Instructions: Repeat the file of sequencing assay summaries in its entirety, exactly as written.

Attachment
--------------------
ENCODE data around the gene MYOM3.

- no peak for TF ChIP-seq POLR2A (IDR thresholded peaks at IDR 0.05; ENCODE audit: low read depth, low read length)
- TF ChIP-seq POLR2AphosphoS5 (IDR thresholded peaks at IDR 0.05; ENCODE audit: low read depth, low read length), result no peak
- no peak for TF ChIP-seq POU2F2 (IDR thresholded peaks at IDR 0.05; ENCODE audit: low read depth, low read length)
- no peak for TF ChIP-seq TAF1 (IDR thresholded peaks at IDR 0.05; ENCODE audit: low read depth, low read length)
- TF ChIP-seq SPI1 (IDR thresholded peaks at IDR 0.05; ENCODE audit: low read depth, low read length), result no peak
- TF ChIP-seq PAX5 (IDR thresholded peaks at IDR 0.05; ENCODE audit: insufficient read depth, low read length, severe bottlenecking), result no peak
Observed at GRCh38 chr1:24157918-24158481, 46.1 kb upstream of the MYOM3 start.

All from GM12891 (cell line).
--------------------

ENCODE data around the gene MYOM3.

- no peak for TF ChIP-seq POLR2A (IDR thresholded peaks at IDR 0.05; ENCODE audit: low read depth, low read length)
- TF ChIP-seq POLR2AphosphoS5 (IDR thresholded peaks at IDR 0.05; ENCODE audit: low read depth, low read length), result no peak
- no peak for TF ChIP-seq POU2F2 (IDR thresholded peaks at IDR 0.05; ENCODE audit: low read depth, low read length)
- no peak for TF ChIP-seq TAF1 (IDR thresholded peaks at IDR 0.05; ENCODE audit: low read depth, low read length)
- TF ChIP-seq SPI1 (IDR thresholded peaks at IDR 0.05; ENCODE audit: low read depth, low read length), result no peak
- TF ChIP-seq PAX5 (IDR thresholded peaks at IDR 0.05; ENCODE audit: insufficient read depth, low read length, severe bottlenecking), result no peak
Observed at GRCh38 chr1:24157918-24158481, 46.1 kb upstream of the MYOM3 start.

All from GM12891 (cell line).